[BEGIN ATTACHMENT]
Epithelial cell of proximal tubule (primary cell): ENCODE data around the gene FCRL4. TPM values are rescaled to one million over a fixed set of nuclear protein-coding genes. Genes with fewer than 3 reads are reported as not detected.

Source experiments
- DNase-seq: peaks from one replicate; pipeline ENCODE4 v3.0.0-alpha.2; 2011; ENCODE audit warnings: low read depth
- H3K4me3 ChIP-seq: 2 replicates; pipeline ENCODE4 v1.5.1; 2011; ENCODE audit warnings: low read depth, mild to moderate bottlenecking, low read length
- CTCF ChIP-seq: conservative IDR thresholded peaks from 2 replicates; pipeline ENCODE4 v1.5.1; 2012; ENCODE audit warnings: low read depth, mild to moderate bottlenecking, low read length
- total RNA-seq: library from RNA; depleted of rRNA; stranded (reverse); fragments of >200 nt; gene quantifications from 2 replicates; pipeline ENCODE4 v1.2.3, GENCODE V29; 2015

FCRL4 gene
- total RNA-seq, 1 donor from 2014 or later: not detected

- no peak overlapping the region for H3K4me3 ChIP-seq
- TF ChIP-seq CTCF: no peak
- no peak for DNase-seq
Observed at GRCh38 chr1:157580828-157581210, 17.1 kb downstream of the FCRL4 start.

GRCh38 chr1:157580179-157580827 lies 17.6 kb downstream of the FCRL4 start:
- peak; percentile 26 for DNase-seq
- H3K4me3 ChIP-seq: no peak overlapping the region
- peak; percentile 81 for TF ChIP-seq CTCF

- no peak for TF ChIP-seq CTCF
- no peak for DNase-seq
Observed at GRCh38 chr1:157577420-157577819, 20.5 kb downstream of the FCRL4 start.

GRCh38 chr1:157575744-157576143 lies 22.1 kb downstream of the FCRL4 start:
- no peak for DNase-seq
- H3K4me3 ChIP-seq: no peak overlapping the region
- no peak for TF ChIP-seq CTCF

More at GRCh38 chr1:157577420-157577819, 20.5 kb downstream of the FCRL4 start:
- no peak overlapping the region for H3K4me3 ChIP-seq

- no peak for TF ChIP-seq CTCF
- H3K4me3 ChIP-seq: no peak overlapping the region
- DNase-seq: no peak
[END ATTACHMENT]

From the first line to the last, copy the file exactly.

Epithelial cell of proximal tubule (primary cell): ENCODE data around the gene FCRL4. TPM values are rescaled to one million over a fixed set of nuclear protein-coding genes. Genes with fewer than 3 reads are reported as not detected.

Source experiments
- DNase-seq: peaks from one replicate; pipeline ENCODE4 v3.0.0-alpha.2; 2011; ENCODE audit warnings: low read depth
- H3K4me3 ChIP-seq: 2 replicates; pipeline ENCODE4 v1.5.1; 2011; ENCODE audit warnings: low read depth, mild to moderate bottlenecking, low read length
- CTCF ChIP-seq: conservative IDR thresholded peaks from 2 replicates; pipeline ENCODE4 v1.5.1; 2012; ENCODE audit warnings: low read depth, mild to moderate bottlenecking, low read length
- total RNA-seq: library from RNA; depleted of rRNA; stranded (reverse); fragments of >200 nt; gene quantifications from 2 replicates; pipeline ENCODE4 v1.2.3, GENCODE V29; 2015

FCRL4 gene
- total RNA-seq, 1 donor from 2014 or later: not detected

- no peak overlapping the region for H3K4me3 ChIP-seq
- TF ChIP-seq CTCF: no peak
- no peak for DNase-seq
Observed at GRCh38 chr1:157580828-157581210, 17.1 kb downstream of the FCRL4 start.

GRCh38 chr1:157580179-157580827 lies 17.6 kb downstream of the FCRL4 start:
- peak; percentile 26 for DNase-seq
- H3K4me3 ChIP-seq: no peak overlapping the region
- peak; percentile 81 for TF ChIP-seq CTCF

- no peak for TF ChIP-seq CTCF
- no peak for DNase-seq
Observed at GRCh38 chr1:157577420-157577819, 20.5 kb downstream of the FCRL4 start.

GRCh38 chr1:157575744-157576143 lies 22.1 kb downstream of the FCRL4 start:
- no peak for DNase-seq
- H3K4me3 ChIP-seq: no peak overlapping the region
- no peak for TF ChIP-seq CTCF

More at GRCh38 chr1:157577420-157577819, 20.5 kb downstream of the FCRL4 start:
- no peak overlapping the region for H3K4me3 ChIP-seq

- no peak for TF ChIP-seq CTCF
- H3K4me3 ChIP-seq: no peak overlapping the region
- DNase-seq: no peak